I was working on this laptee for a t-shirt and cloth diaper set that I’m sewing for a swap and thought I’d try out this idea that’s been running around in my head for awhile. A lot of ready-to-wear clothing has detailing like this around the neckline and sleeves. They use a special machine to do it, but I was sure that you could do something similar just using a run-of-the-mill serger. As it turns out, it’s really simple. I did take some pictures as I went along, though, so I could share with you how I did it.
I loved the result when the laptee was finished so I just had to try it out on a Charlie Tee. The pattern’s namesake is growing so fast, and he needed a couple of new longsleeve tees added to his wardrobe anyway. Aren’t they cool?
Just so you know, this serging method does leave a visible overlap at the back of the neck. If that little bit of messiness bugs you, you might want to just stick to using it for laptees or other patterns that don’t use a full loop of trim.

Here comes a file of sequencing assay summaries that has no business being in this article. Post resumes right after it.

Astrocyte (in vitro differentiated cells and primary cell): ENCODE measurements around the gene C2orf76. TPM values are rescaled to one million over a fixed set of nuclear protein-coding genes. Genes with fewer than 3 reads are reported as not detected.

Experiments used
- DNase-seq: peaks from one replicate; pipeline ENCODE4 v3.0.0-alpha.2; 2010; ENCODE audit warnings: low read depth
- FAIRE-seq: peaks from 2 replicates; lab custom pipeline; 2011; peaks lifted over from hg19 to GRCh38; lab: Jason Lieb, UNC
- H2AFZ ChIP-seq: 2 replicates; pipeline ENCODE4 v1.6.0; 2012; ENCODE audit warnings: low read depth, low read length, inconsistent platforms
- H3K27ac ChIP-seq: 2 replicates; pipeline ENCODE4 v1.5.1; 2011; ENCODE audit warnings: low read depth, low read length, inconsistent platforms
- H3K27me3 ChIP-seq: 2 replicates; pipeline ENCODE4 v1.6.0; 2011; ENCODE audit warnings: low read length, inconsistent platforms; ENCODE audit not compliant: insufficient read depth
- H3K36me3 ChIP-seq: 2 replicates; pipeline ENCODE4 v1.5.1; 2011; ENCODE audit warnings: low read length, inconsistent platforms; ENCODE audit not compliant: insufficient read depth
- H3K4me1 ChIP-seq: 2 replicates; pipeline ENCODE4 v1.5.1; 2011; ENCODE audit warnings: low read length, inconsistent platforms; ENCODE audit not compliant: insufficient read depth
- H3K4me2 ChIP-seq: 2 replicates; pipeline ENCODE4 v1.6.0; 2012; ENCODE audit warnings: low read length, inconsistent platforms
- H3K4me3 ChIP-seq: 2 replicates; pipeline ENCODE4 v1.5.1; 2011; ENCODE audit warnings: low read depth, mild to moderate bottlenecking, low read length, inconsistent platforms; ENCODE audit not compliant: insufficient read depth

Honestly, though, once you put the tee on someone as cute as this? Would anyone even notice that tiny little imperfection? (And, just in case you wondered, I went hunting through my kids’ drawers and discovered that the clothing that has detailing similar to this almost always has an overlap at the back or on the bottom . . . and I’d never noticed it until I went hunting for it.)
Ready to try it out? Here’s my quick tutorial: Serger Detailing. Let me know if you have any questions!